Jurgen Klopp’s absence on the touchline due to suspected appendicitis was one of numerous contributory factors to a strange, subdued atmosphere at Anfield.
Tension was already in the air due to the planned ticketing protests and the first half performance of the side did nothing to stir positive emotions, although there was a vast improvement in the second half before the ridiculous finale.
Klopp’s assistant Zelkjo Buvac took on the role of patrolling the technical area, but there was a feeling from the first whistle many in the crowd were counting down the clock until the 77th minute.
Liverpool’s coaching staff must be counting down the hours until the end of the season when they get to work on building a squad to rejuvenate Anfield.
David Maddock of the Mirror felt the Reds’ tactics were a little flawed because of their personnel, but admitted injuries didn’t help:
More than one manager has suggested this season that Klopp’s pressing tactics are all well and good, but you can’t press if the ball is flying straight over your head. It was a clever ploy from Sam Allardyce, and reduced the home team to very few chances.
In situations like that, the use of Benteke or the returning Sturridge (or both) off the bench early in proceedings was an obvious tactic, but Liverpool weren’t able to employ it because of the first half injuries, which meant they had to keep the final sub as insurance against another player limping off to avoid being reduced to 10 men.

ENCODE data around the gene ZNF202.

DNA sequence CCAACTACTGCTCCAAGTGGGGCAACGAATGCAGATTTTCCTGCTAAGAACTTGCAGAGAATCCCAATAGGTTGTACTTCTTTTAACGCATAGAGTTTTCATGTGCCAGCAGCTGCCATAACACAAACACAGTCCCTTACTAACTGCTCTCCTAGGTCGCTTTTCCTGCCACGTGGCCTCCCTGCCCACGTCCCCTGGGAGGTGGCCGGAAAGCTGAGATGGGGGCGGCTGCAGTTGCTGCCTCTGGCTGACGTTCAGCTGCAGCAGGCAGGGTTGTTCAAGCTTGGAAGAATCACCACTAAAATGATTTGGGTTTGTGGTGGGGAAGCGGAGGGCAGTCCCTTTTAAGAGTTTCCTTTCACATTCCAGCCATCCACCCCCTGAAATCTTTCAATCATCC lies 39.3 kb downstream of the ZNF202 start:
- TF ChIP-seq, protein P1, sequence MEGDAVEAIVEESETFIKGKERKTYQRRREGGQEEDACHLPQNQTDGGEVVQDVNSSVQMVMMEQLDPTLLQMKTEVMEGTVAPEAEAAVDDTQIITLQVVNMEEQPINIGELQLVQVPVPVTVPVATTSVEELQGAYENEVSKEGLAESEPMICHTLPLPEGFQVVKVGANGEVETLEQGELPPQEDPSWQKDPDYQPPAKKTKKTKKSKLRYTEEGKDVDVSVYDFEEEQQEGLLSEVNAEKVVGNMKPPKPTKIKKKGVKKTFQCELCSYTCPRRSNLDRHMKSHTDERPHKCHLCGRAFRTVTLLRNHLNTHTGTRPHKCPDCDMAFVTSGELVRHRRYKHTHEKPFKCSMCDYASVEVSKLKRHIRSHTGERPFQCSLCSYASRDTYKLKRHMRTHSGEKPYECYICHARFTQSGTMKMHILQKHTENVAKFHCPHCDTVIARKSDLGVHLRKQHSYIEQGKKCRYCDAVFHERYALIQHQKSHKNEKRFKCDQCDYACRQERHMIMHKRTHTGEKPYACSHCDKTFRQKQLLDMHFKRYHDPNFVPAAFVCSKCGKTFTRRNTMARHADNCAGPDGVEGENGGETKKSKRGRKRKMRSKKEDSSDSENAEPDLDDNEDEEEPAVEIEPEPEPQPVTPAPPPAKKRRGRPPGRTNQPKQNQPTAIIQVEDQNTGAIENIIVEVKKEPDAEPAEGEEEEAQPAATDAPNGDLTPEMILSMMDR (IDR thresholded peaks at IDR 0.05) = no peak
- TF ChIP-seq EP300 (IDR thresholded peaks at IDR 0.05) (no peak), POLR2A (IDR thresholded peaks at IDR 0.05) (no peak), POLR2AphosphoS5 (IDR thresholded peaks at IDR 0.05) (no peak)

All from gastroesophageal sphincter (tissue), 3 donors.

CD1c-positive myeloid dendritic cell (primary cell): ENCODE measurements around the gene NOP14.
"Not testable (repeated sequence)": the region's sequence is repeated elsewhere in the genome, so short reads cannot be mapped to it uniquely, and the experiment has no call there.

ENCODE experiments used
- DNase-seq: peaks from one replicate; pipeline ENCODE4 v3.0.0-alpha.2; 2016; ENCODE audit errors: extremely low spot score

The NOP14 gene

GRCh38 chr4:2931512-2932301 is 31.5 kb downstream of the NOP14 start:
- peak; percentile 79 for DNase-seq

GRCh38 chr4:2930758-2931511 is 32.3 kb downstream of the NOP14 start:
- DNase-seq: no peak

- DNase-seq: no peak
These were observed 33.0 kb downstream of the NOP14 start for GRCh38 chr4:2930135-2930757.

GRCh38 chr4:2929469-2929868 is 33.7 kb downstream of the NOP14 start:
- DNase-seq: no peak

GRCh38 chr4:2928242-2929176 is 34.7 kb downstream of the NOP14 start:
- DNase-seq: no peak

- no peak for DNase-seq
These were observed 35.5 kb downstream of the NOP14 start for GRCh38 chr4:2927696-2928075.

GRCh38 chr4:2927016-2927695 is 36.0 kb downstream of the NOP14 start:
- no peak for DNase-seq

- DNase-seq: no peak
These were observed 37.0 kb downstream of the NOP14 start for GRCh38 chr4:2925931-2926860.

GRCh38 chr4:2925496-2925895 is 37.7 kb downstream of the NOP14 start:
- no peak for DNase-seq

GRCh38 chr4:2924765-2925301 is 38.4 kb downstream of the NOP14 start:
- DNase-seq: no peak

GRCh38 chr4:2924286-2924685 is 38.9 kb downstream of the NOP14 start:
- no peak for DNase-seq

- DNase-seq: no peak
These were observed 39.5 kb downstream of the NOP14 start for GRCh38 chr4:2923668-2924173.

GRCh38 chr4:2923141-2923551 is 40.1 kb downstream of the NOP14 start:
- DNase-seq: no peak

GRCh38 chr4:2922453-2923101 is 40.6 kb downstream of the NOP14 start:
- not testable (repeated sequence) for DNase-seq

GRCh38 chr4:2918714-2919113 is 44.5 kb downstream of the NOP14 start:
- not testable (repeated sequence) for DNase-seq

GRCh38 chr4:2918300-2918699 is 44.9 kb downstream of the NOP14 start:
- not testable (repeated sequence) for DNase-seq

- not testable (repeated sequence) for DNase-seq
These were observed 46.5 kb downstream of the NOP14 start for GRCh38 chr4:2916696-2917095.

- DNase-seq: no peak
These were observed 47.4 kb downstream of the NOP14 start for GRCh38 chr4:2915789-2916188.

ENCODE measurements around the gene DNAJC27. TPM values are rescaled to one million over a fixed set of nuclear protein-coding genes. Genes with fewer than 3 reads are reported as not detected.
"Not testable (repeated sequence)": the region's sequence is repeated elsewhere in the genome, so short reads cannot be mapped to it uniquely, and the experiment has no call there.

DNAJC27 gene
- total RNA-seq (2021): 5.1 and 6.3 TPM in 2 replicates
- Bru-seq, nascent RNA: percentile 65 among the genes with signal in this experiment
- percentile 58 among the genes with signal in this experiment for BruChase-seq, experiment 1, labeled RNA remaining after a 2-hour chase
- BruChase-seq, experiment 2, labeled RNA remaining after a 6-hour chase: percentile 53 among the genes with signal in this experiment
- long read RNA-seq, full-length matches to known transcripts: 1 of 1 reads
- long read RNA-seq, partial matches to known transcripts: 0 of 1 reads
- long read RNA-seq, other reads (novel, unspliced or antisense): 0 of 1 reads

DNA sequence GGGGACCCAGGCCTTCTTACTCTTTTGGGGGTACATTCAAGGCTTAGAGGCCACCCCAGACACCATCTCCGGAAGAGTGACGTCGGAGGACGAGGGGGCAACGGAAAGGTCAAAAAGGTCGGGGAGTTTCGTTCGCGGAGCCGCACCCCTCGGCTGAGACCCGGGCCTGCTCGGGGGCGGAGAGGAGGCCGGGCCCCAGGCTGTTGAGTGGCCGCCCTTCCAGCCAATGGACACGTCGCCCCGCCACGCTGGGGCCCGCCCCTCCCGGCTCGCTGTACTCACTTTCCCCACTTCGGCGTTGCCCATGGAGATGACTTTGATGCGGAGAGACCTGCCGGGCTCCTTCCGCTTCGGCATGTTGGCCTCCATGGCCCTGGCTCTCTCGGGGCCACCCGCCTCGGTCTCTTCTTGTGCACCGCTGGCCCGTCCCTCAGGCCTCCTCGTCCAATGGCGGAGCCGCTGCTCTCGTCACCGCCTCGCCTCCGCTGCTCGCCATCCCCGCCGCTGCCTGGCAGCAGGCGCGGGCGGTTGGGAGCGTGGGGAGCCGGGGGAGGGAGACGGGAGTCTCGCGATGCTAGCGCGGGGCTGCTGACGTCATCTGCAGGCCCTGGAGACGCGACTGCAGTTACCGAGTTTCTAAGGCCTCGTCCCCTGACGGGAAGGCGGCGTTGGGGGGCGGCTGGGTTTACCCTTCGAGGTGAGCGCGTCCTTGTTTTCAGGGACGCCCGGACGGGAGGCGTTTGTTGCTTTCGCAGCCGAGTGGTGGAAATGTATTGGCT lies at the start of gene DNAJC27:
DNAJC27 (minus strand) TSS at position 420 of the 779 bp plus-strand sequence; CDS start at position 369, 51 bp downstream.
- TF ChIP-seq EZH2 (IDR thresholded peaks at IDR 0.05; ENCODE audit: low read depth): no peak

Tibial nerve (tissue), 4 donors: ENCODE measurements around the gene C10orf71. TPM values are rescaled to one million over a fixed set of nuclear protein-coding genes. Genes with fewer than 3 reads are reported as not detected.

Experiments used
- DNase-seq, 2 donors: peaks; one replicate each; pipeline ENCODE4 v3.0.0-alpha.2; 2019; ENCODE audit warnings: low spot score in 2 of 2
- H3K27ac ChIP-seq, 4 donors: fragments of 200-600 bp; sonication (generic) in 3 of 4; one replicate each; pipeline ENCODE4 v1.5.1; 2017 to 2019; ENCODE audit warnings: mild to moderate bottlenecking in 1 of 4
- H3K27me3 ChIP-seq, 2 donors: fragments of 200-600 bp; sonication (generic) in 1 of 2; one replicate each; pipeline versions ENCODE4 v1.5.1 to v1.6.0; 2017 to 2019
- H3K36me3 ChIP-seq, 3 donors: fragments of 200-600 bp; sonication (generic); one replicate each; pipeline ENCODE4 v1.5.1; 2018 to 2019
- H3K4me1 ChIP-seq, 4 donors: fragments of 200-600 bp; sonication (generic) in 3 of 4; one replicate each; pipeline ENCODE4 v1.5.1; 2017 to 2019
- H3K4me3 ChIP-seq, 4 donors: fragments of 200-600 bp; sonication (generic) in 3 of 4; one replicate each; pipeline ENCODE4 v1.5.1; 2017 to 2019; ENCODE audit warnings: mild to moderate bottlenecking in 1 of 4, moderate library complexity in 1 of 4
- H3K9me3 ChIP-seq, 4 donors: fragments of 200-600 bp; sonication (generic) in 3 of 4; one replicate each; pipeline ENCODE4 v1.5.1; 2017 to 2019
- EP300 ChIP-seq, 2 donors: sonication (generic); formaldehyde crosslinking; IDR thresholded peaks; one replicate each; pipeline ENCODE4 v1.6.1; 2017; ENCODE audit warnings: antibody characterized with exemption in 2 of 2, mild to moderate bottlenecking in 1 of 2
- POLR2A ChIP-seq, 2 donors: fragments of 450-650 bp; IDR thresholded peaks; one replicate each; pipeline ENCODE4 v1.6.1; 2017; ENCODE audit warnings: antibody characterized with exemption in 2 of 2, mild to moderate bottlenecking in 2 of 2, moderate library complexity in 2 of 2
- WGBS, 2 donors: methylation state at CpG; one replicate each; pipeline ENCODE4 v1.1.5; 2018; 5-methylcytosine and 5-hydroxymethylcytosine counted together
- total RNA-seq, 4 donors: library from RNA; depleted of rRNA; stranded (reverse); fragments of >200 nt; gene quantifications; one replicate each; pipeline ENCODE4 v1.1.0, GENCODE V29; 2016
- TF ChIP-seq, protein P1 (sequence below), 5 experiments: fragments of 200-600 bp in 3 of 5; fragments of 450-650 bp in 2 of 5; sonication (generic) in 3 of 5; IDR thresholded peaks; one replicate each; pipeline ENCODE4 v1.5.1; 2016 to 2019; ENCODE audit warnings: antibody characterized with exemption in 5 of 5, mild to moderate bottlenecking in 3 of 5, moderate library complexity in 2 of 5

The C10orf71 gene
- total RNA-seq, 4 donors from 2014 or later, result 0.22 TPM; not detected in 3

That didn’t help Liverpool get any attacking momentum, or the numbers around the box they required. Their system relies on creating space for the full backs, and Moreno currently doesn’t have the intelligence in his passing to capitalise on the space he creates.
The need for width was no better illustrated than in the opening goal when it finally arrived on the hour mark. It was a simple execution, Milner got wide, crossed deep and Firmino cleverly came off his marker to head back across the keeper.
It’s not rocket science, and the second goal cam when Firmino himself drifted wide, to prove the point.
In his ESPN player ratings, David Usher was critical of Mignolet and Mamadou Sakho, but felt Firmino impressed:
Mignolet (3/10) – May as well have walked out of the stadium along with the supporters, as he failed to set up his wall properly and then allowed the resulting free-kick from Johnson to beat him at the near post. That put his team in an unnecessarily nervy situation and it was little surprise when they then conceded again soon after. The Belgian had earlier been lucky not to be punished after throwing the ball directly to a Sunderland player when attempting to launch a quick counter attack.
Sakho (5/10) – In a game where he had virtually nothing to do, the Frenchman was found wanting late on when finally asked to do some defending, as he was beaten too easily by Defoe for the Sunderland equaliser.
Firmino (8/10) – Went close twice with powerful efforts from distance before opening the scoring with a well-placed header. The Brazilian then turned provider after winning the ball in the Sunderland half and he showed good awareness to pick out Lallana for the second goal. A lively outing full of good link play and endeavour, his performance should have been the story from the game but calamitous play from those behind him ensured it wasn’t.